We use cookies to ensure that we give you the best experience on our website. By continuing to browse this repository, you give consent for essential cookies to be used. You can read more about our Privacy and Cookie Policy.

Durham e-Theses
You are in:

Safe Enactments of Difference: An Ethnographic Study of Cricket and Social Change in Post-War Sri Lanka

HILDRED, BENJAMIN,MARCUS (2022) Safe Enactments of Difference: An Ethnographic Study of Cricket and Social Change in Post-War Sri Lanka. Doctoral thesis, Durham University.

Full text not available from this repository.
Author-imposed embargo until 21 November 2023.


In the aftermath of Sri Lanka’s civil war (1983-2009), claims have been made that cricket can help with ongoing processes of reconciliation. In this thesis, I critically assess these claims through an ethnographic study of Sri Lankan cricket, detailing the potential and limits of the social relations that sport can produce. In doing so, I explore whether and how sport can indeed play a reconciliatory role in post-conflict states. Predominantly based in Colombo, my ethnographic research covers a diverse cross-section of the Sri Lankan ‘cricket community’, homing in on one amateur cricket club. By considering a wide range of cricketing activity, including playing, spectating, coaching, and development, I convey how my interlocutors come to understand themselves and others through cricket. I show how people deploy and negotiate social ideals derived from cricket, mapping out the various tensions that emerge when individual and collective interests come into conflict. I argue that in managing these tensions, my interlocutors learn also to manage differences between persons. As such, I argue that cricket involves engagement in ‘safe enactments of difference’. I suggest this is evidence that cricket has some merit as a tool for social good. However, I also contend that cricket promotes personal responsibility to the wider whole, placing excessive emphasis on individual change. Through cricket people are taught control, learning how to manage their circumstances. So, while cricket helps individuals make change in their own lives, it rarely leads them to question the social system they exist within. As such, I conclude that cricket seems unlikely to effect social change at a systemic, structural level, and the prospect of using cricket for reconciliation is limited. In this ethnographic study I therefore reflect on the wider issues around attempting to use sports in the hope of enacting positive social change.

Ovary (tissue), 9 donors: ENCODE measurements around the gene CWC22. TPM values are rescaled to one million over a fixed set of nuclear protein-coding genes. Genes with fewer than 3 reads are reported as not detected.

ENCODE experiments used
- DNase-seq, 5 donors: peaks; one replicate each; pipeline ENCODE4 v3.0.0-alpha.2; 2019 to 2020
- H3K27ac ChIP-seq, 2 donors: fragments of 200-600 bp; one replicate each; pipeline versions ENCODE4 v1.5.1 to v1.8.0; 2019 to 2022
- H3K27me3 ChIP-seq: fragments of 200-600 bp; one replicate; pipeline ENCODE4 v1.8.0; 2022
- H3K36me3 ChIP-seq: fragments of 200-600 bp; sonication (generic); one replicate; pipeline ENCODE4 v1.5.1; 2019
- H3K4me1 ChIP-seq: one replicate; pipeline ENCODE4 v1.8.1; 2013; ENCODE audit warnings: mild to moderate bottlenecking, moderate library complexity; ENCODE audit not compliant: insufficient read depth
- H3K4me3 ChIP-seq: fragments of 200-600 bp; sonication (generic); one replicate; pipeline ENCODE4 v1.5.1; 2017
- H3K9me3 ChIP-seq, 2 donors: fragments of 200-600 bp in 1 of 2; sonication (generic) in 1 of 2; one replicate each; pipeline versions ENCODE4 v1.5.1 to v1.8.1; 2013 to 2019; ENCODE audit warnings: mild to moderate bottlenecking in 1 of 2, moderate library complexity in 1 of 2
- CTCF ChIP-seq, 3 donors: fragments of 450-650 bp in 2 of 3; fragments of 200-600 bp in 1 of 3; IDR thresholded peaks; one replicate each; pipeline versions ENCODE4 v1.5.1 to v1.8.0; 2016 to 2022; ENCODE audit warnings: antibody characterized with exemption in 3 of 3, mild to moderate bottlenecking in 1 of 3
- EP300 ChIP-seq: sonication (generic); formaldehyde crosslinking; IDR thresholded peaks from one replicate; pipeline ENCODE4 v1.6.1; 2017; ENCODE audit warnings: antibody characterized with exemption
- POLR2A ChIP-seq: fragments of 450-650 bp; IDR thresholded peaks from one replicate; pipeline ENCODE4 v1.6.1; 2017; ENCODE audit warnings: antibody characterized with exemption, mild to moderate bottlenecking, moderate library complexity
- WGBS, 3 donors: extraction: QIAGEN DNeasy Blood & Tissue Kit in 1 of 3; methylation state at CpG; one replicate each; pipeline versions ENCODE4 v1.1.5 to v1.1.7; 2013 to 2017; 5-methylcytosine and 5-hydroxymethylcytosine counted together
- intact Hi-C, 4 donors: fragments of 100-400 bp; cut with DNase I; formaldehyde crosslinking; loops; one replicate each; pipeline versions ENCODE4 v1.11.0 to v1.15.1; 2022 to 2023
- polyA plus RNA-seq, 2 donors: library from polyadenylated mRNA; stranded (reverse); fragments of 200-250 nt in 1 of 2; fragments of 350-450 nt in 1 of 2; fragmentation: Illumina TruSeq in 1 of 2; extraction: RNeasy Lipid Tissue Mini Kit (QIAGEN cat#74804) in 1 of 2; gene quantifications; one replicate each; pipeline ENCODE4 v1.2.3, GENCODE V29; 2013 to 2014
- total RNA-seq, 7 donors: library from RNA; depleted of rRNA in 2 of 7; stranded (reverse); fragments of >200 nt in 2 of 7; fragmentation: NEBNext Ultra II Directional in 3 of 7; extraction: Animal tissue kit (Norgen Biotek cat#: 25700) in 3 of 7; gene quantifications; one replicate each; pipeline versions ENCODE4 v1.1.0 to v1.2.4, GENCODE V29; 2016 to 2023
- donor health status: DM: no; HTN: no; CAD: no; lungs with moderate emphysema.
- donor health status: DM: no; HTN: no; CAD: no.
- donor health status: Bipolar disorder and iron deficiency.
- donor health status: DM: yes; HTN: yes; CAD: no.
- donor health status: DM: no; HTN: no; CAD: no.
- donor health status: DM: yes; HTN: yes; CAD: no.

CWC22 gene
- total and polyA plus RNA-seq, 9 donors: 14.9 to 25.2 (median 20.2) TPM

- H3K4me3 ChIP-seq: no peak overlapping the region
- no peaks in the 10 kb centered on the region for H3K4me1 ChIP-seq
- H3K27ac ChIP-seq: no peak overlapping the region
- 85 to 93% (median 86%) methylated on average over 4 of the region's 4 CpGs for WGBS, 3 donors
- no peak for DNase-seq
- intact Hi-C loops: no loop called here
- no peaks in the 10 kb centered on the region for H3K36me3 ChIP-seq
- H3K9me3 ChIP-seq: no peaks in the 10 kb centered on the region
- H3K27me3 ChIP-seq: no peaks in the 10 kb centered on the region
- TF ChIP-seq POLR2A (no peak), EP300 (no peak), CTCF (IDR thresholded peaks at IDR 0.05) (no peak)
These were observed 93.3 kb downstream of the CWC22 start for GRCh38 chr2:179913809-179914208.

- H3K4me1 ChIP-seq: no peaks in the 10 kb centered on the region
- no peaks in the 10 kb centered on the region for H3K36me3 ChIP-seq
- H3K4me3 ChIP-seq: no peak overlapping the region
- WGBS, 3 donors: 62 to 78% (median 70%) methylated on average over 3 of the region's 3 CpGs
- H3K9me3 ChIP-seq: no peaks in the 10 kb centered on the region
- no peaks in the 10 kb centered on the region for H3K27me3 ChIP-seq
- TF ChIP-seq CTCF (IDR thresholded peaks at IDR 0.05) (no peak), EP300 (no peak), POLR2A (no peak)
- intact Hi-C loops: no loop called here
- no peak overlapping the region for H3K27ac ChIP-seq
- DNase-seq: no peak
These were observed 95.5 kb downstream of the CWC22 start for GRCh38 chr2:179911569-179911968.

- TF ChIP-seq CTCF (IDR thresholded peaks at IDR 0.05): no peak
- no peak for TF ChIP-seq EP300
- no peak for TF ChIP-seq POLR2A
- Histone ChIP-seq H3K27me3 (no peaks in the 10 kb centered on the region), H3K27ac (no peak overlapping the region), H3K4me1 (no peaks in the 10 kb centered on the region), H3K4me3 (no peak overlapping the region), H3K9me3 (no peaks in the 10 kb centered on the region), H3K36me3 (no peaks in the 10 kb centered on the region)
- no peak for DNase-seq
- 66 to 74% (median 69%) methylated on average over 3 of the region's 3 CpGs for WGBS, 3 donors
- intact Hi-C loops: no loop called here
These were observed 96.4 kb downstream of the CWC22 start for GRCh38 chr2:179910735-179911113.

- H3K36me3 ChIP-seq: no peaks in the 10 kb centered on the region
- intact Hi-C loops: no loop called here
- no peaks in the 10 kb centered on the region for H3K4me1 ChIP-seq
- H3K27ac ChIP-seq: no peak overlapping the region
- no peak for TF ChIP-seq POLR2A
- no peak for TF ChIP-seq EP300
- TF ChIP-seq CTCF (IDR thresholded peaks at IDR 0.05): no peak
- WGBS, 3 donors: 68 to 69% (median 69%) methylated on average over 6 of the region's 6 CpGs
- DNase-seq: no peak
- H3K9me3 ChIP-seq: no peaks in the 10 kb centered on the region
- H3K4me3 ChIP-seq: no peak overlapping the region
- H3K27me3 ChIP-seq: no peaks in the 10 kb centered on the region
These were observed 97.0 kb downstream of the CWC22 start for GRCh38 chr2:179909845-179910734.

Item Type:Thesis (Doctoral)
Award:Doctor of Philosophy
Keywords:cricket, reconciliation, social change, Sport for Development and Peace (SDP), sport
Faculty and Department:Faculty of Social Sciences and Health > Anthropology, Department of
Thesis Date:2022
Copyright:Copyright of this thesis is held by the author
Deposited On:22 Nov 2022 10:25

Social bookmarking: del.icio.usConnoteaBibSonomyCiteULikeFacebookTwitter